Filmed in secret after X packaged manufacture, pearl is a prequel-sperm– origin story set in the final days of World War I, where the titular heroine’s dashed dreams of fleeing the family farm for Hollywood stardom inspired her own murderous impulses. West has found a muse and creative collaborator in Goth, whose contributions here include co-writing credit in addition to his delightfully unbalanced performance. Contrary to Xthe grimy grindhouse veneer, pearl is a horse of a totally different color. Visually, it’s a depraved film by Douglas Sirk that negotiates Xthe tributes to The Texas Chainsaw Massacre for The Wizard of OzTechnicolor fantasy. Tonally, pearl is high camp goodness, pairing Pearl’s melodramatic descent into madness with the comedic eccentricities of Mary Harron American psycho. Move over Patrick Bateman, there’s a new axe-wielding psychopath that young, impressionable moviegoers can project themselves onto in town.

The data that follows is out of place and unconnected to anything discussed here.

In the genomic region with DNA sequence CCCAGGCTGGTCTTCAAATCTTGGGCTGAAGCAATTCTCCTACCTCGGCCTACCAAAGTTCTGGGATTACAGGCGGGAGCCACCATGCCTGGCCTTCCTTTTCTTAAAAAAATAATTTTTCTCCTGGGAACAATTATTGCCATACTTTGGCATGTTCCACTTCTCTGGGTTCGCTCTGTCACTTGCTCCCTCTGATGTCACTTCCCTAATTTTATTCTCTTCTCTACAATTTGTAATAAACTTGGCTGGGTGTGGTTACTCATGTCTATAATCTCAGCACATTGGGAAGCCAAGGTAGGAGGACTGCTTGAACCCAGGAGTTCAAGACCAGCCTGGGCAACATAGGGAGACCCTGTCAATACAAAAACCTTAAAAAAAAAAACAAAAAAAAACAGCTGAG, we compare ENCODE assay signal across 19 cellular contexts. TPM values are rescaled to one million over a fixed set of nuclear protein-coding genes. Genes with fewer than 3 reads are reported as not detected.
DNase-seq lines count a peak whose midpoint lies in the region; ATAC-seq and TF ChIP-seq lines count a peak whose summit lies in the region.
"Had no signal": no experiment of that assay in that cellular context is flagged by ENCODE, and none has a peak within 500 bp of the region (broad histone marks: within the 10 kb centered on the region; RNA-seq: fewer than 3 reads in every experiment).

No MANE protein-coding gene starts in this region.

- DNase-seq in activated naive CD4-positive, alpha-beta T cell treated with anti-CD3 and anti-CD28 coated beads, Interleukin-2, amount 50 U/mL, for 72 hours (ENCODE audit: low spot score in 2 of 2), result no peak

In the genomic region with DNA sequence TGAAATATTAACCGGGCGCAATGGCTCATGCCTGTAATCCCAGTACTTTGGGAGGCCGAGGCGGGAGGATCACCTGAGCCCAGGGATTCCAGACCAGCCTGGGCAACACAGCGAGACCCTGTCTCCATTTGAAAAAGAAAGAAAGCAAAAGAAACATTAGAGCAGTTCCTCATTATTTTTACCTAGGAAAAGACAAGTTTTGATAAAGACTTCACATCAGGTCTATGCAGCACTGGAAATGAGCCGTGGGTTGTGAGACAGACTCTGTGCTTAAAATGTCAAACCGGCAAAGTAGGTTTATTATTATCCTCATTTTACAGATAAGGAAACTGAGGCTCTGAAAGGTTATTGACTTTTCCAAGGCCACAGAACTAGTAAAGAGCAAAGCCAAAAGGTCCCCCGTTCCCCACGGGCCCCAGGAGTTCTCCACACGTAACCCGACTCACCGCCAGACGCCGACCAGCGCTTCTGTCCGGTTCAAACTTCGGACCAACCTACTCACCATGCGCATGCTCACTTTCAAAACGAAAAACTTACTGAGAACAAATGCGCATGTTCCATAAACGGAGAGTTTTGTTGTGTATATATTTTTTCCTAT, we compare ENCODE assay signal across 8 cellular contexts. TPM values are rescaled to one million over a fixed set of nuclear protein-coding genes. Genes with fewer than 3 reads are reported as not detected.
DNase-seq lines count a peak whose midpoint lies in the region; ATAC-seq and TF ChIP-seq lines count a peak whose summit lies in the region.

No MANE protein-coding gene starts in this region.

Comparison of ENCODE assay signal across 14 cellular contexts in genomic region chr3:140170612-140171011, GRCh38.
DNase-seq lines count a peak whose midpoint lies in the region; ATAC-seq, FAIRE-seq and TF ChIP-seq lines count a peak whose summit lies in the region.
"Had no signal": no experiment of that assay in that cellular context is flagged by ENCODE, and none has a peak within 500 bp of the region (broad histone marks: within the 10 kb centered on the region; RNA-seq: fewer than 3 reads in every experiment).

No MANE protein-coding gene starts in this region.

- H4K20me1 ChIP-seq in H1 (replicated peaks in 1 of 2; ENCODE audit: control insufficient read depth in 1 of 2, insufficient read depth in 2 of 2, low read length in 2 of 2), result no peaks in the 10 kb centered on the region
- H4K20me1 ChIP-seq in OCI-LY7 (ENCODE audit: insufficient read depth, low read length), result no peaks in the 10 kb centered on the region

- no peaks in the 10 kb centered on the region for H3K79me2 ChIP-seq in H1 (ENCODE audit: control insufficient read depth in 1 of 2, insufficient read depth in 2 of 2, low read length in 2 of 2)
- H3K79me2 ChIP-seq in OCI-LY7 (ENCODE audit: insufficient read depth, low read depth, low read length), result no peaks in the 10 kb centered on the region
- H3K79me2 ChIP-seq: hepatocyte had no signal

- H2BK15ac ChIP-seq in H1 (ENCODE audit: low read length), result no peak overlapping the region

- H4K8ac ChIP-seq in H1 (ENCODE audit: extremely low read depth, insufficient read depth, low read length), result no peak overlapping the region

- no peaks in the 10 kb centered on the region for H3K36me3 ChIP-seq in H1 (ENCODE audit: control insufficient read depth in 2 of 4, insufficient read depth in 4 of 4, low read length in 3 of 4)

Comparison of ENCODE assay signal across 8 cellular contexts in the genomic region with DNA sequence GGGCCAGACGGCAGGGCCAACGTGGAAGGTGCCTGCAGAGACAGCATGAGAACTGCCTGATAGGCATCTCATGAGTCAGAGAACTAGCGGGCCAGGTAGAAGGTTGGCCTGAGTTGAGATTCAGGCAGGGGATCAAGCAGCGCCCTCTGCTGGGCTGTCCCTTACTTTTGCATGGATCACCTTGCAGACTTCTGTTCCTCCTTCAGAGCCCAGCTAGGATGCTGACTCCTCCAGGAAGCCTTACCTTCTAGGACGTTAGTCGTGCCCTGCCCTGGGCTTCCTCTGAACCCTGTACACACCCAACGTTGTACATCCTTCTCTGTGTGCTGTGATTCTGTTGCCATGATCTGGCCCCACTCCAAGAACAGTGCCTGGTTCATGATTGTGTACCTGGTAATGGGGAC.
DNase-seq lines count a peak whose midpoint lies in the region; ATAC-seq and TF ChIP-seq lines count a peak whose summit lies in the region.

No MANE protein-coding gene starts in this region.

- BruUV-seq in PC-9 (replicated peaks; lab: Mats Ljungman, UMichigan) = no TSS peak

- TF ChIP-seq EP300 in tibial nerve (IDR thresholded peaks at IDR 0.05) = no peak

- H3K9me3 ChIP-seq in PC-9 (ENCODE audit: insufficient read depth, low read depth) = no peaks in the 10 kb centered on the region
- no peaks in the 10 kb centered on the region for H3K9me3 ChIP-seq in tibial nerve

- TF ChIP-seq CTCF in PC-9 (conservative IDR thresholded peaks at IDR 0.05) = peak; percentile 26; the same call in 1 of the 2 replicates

With her husband Howard (Alistair Sewell) away to fight the Great War in Europe, poor doe-eyed Pearl tends to the family farm and her invalid father (Matthew Sunderland) under the strict watchful eye of her German mother. bossy Ruth (Tandi Wright, her taciturn attitude is a mixture of Piper Laurie’s Margaret White and Margaret Hamilton’s Wicked Witch of the West). Like Dorothy Gale, Pearl wishes to be taken somewhere far, far and over the rainbow – to Hollywood in particular, where she dreams of becoming a backing vocalist in “the pictures” she likes to see whenever Ruth sends him to town for Dad’s morphine. After attending a matinee one afternoon, Pearl meets the theatre’s handsome young projectionist (David Corenswet), who charms her with sweet talk about how pretty she is to be on the big screen herself. Their cute encounter is one of many illuminating scenes that recontextualize the withered pearl we encounter decades later in X; her starry-eyed ambition betrays a deep sense of loneliness and abandonment, clearly hungry for intimacy and familial love. She has only her dreams to sustain her.